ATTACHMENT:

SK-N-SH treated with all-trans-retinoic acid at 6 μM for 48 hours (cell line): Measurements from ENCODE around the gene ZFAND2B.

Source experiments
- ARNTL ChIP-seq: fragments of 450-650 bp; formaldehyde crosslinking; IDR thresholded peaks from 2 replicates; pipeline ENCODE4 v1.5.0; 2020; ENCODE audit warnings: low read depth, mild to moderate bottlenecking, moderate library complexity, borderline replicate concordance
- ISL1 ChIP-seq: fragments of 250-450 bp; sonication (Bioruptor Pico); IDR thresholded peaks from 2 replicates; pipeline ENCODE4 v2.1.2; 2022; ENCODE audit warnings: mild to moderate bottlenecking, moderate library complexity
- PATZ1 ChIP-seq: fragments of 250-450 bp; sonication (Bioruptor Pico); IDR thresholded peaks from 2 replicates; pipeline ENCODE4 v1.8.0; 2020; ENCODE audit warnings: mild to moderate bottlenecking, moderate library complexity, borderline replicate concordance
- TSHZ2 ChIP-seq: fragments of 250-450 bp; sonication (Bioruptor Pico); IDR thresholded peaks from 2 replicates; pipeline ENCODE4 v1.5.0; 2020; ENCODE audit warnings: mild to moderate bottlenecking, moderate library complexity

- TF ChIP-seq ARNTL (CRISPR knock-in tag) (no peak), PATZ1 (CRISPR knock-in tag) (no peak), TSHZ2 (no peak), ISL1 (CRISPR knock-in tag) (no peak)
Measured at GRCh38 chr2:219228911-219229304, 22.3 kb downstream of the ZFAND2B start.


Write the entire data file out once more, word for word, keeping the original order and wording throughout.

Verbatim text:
SK-N-SH treated with all-trans-retinoic acid at 6 μM for 48 hours (cell line): Measurements from ENCODE around the gene ZFAND2B.

Source experiments
- ARNTL ChIP-seq: fragments of 450-650 bp; formaldehyde crosslinking; IDR thresholded peaks from 2 replicates; pipeline ENCODE4 v1.5.0; 2020; ENCODE audit warnings: low read depth, mild to moderate bottlenecking, moderate library complexity, borderline replicate concordance
- ISL1 ChIP-seq: fragments of 250-450 bp; sonication (Bioruptor Pico); IDR thresholded peaks from 2 replicates; pipeline ENCODE4 v2.1.2; 2022; ENCODE audit warnings: mild to moderate bottlenecking, moderate library complexity
- PATZ1 ChIP-seq: fragments of 250-450 bp; sonication (Bioruptor Pico); IDR thresholded peaks from 2 replicates; pipeline ENCODE4 v1.8.0; 2020; ENCODE audit warnings: mild to moderate bottlenecking, moderate library complexity, borderline replicate concordance
- TSHZ2 ChIP-seq: fragments of 250-450 bp; sonication (Bioruptor Pico); IDR thresholded peaks from 2 replicates; pipeline ENCODE4 v1.5.0; 2020; ENCODE audit warnings: mild to moderate bottlenecking, moderate library complexity

- TF ChIP-seq ARNTL (CRISPR knock-in tag) (no peak), PATZ1 (CRISPR knock-in tag) (no peak), TSHZ2 (no peak), ISL1 (CRISPR knock-in tag) (no peak)
Measured at GRCh38 chr2:219228911-219229304, 22.3 kb downstream of the ZFAND2B start.